Secretary of State Hillary Clinton and a high-level entourage are set to arrive in Beijing Thursday for economic and security talks with China. The US custody of Chinese dissident Chen Guangchen jeopardizes that meeting, but some analysts say it's likely to proceed regardless.
Secretary of State Hillary Rodham Clinton no doubt hopes the diplomatically delicate case of Chinese dissident Chen Guangcheng, who escaped house arrest and then sought refuge with US authorities in Beijing, can be resolved before she and a high-level entourage including Treasury Secretary Timothy Geithner arrive in the Chinese capital Thursday.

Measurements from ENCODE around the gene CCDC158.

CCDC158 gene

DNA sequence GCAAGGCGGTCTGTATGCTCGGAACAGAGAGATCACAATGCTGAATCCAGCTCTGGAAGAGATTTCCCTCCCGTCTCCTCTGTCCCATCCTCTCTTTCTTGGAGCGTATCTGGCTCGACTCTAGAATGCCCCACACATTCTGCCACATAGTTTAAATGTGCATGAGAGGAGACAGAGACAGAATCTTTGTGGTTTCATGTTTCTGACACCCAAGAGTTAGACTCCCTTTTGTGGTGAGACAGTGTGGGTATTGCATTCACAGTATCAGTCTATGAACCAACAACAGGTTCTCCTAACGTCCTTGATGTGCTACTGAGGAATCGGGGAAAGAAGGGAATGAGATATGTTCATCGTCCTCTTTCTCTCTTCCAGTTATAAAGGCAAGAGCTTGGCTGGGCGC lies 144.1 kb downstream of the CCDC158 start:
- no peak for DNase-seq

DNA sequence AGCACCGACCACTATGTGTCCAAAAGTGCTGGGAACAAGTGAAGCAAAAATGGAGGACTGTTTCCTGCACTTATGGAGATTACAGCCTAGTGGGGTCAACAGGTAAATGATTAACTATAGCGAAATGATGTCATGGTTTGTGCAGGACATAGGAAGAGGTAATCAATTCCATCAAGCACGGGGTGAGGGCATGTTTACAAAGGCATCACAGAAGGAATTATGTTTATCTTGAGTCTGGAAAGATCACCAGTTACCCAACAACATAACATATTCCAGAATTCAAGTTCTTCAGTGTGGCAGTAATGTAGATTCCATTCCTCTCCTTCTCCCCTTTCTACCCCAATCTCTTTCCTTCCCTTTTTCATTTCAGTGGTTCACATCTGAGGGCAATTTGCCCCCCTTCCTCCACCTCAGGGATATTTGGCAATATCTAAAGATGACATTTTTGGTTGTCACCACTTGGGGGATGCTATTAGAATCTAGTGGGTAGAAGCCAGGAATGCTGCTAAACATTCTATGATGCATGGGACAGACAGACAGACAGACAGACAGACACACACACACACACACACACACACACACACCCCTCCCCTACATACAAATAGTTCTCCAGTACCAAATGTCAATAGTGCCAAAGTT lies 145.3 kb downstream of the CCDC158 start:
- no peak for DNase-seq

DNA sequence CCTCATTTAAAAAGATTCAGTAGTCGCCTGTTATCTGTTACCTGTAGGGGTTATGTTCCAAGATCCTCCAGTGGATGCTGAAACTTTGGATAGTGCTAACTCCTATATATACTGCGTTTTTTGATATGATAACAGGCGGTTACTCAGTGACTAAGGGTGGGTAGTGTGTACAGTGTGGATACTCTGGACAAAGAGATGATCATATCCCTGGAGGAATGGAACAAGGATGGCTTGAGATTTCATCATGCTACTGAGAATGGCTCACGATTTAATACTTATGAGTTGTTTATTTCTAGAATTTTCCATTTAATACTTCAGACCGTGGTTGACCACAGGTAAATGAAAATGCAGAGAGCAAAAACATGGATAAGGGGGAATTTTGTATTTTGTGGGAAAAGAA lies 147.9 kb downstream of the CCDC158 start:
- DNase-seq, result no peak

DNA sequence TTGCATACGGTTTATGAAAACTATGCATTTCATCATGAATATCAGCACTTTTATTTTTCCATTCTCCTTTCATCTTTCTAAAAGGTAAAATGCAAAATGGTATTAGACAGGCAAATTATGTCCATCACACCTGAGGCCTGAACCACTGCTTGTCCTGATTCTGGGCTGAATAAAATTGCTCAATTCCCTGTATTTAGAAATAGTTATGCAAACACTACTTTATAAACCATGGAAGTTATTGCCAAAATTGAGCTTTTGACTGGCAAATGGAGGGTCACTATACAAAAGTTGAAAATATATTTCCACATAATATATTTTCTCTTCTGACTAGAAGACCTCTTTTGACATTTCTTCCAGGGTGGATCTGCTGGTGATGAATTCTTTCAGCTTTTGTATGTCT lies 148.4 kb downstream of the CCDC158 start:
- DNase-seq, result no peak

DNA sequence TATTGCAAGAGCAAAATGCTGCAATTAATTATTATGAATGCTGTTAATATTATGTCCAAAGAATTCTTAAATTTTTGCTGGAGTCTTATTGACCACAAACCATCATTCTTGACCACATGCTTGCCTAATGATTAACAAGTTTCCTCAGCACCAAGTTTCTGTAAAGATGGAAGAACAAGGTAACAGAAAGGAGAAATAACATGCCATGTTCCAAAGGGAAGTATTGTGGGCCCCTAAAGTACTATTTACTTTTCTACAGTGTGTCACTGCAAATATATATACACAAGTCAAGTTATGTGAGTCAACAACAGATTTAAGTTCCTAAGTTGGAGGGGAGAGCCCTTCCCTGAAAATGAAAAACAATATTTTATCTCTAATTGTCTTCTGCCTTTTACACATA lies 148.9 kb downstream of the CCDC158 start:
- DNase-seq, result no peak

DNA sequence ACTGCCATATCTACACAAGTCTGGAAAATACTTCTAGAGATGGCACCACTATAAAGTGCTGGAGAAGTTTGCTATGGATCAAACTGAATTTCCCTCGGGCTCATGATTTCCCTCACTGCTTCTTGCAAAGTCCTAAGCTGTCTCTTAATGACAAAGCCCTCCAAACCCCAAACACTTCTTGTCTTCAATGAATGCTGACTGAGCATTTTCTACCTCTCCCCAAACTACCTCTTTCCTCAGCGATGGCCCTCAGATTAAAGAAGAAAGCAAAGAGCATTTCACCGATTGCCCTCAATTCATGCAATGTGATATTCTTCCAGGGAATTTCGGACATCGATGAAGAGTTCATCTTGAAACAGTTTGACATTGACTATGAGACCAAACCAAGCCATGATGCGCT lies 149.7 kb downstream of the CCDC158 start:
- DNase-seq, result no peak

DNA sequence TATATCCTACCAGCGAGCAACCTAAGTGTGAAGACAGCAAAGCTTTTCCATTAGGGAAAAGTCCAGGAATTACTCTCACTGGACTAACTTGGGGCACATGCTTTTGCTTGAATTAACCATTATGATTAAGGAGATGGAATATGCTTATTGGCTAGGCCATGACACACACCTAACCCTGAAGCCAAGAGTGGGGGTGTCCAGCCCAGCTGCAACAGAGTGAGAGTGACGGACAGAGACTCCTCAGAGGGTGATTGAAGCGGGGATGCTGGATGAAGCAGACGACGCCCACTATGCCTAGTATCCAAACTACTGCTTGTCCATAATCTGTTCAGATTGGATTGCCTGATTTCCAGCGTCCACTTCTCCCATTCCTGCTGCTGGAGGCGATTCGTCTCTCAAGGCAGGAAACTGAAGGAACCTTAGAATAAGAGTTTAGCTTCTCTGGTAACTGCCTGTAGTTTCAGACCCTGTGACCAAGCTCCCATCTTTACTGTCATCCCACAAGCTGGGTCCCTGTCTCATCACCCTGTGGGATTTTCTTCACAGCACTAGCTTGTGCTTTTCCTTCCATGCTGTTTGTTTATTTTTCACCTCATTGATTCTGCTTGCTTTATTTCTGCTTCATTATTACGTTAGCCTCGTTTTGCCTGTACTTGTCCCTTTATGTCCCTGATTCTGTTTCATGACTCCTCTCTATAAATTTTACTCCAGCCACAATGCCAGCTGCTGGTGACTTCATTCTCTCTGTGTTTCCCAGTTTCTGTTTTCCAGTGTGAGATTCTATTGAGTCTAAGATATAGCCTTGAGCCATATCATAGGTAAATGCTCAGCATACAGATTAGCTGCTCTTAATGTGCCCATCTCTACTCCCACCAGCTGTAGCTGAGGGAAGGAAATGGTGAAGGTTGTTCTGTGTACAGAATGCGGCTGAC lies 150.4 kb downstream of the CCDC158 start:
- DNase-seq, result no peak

Both American and Chinese officials are tight-lipped on their deliberations over the rights advocate, whose treatment has figured prominently in official Western protests of China’s human rights record. Mr. Chen, blind since childhood, is a self-taught legal authority and critic of the forced abortions he exposed through risky investigations.
At the White House on Monday, President Obama said during a press conference that he was "aware" of the Chen case but would not say how the US will treat Chen's case. He suggested, however, that the issue of human rights in China would come up in this week's talks, as it always does with Beijing, not only because "it is the right thing to do" but also because "we think China will be stronger as it opens up and liberalizes its own system."
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